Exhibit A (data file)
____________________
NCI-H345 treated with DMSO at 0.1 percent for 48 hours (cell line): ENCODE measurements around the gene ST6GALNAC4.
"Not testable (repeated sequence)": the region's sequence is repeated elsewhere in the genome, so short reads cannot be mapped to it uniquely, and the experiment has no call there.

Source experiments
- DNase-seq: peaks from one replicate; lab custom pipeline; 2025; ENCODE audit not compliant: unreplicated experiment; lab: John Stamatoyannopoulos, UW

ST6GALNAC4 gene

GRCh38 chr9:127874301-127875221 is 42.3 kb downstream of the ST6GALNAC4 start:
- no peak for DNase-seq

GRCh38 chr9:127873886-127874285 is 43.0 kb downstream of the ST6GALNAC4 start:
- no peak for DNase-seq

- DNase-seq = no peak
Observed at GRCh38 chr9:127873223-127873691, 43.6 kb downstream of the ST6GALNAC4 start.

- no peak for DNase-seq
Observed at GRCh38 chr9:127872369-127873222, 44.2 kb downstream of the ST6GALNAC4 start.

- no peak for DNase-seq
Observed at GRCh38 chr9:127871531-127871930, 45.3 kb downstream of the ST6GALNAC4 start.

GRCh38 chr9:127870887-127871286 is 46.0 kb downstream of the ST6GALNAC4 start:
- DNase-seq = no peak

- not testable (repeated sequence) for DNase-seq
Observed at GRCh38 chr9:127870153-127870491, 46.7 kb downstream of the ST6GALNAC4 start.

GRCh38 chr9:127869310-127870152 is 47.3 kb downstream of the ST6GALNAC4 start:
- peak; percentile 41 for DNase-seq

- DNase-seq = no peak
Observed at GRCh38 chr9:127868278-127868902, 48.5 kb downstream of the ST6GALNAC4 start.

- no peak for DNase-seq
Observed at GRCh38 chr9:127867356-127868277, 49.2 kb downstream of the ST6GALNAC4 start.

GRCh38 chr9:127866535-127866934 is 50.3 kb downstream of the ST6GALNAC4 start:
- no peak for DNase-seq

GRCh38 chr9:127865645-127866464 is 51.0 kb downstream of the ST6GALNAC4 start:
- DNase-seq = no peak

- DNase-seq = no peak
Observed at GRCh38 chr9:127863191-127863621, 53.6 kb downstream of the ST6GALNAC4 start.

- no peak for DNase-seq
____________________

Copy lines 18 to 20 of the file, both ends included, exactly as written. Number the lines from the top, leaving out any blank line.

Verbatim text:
- not testable (repeated sequence) for DNase-seq
Observed at GRCh38 chr9:127870153-127870491, 46.7 kb downstream of the ST6GALNAC4 start.

GRCh38 chr9:127869310-127870152 is 47.3 kb downstream of the ST6GALNAC4 start: